Then, I'm assuming that most of those countries are pretty cycle friendly? ie: lots of cycle paths or quieter back roads that are safe to cycle on. I've generally heard good things about all of them but please correct me if I'm wrong.
nickontour is offline  
Old 09-27-20, 07:02 AM
  #2  
Trevtassie
Senior Member
 
Join Date: Jun 2015
Location: Down Under
Posts: 1,918

Bikes: A steel framed 26" off road tourer from a manufacturer who thinks they are cool. Giant Anthem. Trek 720 Multiroad pub bike. 10 kids bikes all under 20". Assorted waifs and unfinished projects.

Mentioned: 10 Post(s)
Tagged: 0 Thread(s)
Quoted: 848 Post(s)
Liked 705 Times in 391 Posts
Poland was pretty good, much cheaper than the rest of Europe. The train system is set up for bikes too, so you can jump around a lot, Friday afternoons they even have special cyclist carriages on some routes, half the carriage is bike racks. So you could cover a bit of ground, even if your partner can't ride a long way.
Camping can be a bit hit and miss, but if I recall correctly there is a national system of cheap B&Bs in Poland, I just can't remember what they are called. Some countries are great, like Lithuania when has free forest camps, but we struggle a bit in Czech to find camping sometimes.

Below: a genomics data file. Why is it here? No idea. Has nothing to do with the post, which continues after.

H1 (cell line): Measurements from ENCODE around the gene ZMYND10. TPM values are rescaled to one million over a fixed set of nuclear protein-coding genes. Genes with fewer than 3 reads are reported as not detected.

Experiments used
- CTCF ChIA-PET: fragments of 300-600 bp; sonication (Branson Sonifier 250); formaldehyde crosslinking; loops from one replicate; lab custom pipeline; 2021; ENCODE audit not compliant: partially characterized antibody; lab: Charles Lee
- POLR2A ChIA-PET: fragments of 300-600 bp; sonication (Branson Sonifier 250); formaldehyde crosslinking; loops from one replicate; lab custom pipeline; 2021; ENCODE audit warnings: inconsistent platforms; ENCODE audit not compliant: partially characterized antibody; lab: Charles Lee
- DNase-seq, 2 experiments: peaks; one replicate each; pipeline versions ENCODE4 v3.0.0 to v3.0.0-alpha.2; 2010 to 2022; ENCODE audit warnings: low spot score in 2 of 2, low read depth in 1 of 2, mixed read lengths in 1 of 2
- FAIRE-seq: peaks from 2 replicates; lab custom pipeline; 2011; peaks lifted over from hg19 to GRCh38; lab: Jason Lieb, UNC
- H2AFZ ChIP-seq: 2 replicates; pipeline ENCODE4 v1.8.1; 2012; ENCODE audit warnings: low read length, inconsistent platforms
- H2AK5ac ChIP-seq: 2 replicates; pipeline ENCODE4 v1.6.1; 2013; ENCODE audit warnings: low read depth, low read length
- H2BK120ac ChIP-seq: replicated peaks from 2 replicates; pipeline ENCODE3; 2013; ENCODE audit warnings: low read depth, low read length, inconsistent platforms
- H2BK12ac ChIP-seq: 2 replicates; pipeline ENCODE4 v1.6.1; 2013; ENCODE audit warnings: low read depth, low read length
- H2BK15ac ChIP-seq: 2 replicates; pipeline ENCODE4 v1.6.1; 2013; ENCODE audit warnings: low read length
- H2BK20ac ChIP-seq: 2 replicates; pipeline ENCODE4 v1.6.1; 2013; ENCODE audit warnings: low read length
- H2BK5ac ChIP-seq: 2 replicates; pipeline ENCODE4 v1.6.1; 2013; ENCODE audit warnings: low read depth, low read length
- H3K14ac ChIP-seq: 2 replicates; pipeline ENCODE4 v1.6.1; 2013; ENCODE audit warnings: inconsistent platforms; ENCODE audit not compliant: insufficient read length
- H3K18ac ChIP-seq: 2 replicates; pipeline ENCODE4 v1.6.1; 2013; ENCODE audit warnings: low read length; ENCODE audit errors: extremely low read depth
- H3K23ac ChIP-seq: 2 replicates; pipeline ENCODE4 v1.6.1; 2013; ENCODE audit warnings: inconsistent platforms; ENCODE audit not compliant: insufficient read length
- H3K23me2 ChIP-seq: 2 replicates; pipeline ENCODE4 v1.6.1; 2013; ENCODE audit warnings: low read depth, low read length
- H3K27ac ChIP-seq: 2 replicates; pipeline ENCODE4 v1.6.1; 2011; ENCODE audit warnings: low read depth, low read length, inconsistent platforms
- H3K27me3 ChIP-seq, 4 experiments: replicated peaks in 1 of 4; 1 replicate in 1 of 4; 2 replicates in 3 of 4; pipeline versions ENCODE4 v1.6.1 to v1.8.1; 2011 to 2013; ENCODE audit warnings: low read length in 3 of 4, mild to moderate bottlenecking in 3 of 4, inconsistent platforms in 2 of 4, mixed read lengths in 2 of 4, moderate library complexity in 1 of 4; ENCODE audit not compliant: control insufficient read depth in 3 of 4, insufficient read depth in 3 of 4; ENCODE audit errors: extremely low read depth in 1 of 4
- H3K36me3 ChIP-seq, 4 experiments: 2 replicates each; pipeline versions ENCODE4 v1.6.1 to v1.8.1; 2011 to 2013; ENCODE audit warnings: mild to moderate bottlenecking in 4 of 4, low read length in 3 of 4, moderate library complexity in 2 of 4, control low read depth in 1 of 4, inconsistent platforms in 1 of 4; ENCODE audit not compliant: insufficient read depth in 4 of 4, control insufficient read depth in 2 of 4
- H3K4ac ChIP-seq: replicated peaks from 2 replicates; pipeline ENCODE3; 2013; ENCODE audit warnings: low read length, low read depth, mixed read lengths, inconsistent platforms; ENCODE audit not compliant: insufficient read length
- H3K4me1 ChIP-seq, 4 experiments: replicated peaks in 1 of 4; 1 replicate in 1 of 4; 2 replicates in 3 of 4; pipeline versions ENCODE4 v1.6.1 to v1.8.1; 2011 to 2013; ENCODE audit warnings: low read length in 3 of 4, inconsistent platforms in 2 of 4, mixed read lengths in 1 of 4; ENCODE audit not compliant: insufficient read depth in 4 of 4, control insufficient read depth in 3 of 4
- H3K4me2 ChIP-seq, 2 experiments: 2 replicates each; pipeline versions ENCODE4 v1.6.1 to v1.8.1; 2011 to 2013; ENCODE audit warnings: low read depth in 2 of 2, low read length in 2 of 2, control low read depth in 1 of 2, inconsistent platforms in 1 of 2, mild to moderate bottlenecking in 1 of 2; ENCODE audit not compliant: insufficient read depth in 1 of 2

Trevtassie is offline  
Old 09-27-20, 07:38 AM
  #3  
djb
Senior Member
 
Join Date: Jul 2010
Location: Montreal Canada
Posts: 11,579
Mentioned: 32 Post(s)
Tagged: 0 Thread(s)
Quoted: 2092 Post(s)
Liked 501 Times in 426 Posts
very quick aside, more about scheduling than anything else.
It will be in both of your interests to plan conservatively, specifically distances per day and especially not to have such an ambitious schedule--this last part is important so that you can have the leeway to take rest days every 4, 5, 7 days.
For anyone, but especially someone new to bike touring, having short days at first, even 50km, makes a much better intro to this, and physically its nice to work into things.
Riding 60kms unloaded is one thing, add 25-30lbs on the bike and 50k is a lot harder, so to make the whole trip (but especially the start) more enjoyable for her, start out slow.